Georgraphy Primer and Census Geography Layers for Tucson & Southern Arizona
Do you know all the geographical regions in Southern Arizona? There are many and it is helpful to know specifically what they are. This article explores the geographic layers of Southern Arizona from the community level on up to the metropolitan area. Since Tucson is the largest place in the southern part of the state and is made up of multiple geographic layers, it works well as an example of the different geographic types found in Southern Arizona. Maps will be utilized throughout the article to explore the different layers of geography in Tucson and Southern Arizona. A glossary of geographic terms, most of which are based on U.S. Census Bureau definitions, is also included.
The first geography to define is Southern Arizona. Which part of the state are we referring to on the MAP Dashboard? The MAP defines Southern Arizona to include these counties: Cochise, Pima, Pinal, Greenlee, Graham, Santa Cruz, and Yuma. The Southern Arizona counties are highlighted in orange on Figure 1.
Figure 1: Southern Arizona Counties
There are three Metropolitan Statistical Areas (MSAs) in the Southern Arizona region: Sierra Vista-Douglas, Tucson, and Yuma. These cover the counties of Cochise, Pima, and Yuma, respectively. Metropolitan statistical areas are determined at the county level and contain an urbanized area with population of 50,000 or more. They can consist of more than one county if there is enough integration between the counties, and outside of Arizona, that is often the case. In Arizona, the only example of that is the Phoenix-Mesa-Chandler MSA, which contains both Maricopa and Pinal counties. While Pinal is part of the Phoenix-Mesa-Chandler MSA, the MAP considers it a part of the Southern Arizona region. There are also two micropolitan statistical areas in Southern Arizona: Nogales, which covers Santa Cruz County, and Safford, which includes Graham County. Micropolitan statistical areas contain an urban cluster with a population of at least 10,000 but less than 50,000.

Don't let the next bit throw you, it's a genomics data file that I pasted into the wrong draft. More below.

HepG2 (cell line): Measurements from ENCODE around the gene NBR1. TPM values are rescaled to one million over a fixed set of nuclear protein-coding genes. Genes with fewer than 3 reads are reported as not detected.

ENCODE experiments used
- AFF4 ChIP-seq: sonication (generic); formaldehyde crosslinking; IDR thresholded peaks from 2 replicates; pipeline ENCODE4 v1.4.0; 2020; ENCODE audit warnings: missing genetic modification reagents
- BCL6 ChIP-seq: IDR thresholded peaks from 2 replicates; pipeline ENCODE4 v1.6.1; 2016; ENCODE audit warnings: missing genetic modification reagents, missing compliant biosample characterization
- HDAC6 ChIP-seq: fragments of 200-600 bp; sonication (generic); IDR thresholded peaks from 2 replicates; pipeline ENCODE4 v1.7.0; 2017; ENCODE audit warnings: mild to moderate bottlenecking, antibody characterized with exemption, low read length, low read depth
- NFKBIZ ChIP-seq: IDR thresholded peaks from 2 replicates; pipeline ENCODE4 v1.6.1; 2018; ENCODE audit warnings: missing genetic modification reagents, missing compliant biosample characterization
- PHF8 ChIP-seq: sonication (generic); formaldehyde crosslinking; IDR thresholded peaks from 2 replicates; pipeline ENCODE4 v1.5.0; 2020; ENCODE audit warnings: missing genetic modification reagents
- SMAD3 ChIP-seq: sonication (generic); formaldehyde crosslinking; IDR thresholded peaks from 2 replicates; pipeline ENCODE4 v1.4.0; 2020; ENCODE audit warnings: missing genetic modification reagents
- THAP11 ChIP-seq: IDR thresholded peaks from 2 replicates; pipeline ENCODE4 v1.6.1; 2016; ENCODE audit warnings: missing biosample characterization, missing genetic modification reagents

Let’s look closer at the urbanized area geography. The Census Bureau developed the urbanized area concept in the 1950s to include suburbs and other areas of concentrated population around cities and to differentiate between urban and rural. Urbanized areas are larger than a single city or town but smaller than an MSA. The Tucson Urbanized Area covers much of the city of Tucson, all of South Tucson, and portions of the towns of Marana and Oro Valley. It also includes densely populated unincorporated areas directly around the city.
Urbanized areas are important because the main criteria for defining MSAs is the presence of an urbanized area with a population of 50,000 or more. An example of this is the Sierra Vista-Douglas MSA. It was designated as an MSA after the 2010 Census when the population of the Sierra Vista Urbanized Area had grown to over 50,000. While the city of Sierra Vista alone did not meet the population threshold (and still does not) the urbanized area extends beyond the city limits and exceeds a population of 50,000. This resulted in Cochise County moving from a micropolitan statistical area to an MSA. The same principle is true for urban clusters and micropolitan areas. The city of Safford does not quite meet the population threshold of 10,000, but the adjacent town of Thatcher combines into the urban cluster making it large enough for the micropolitan statistical area designation to be applied.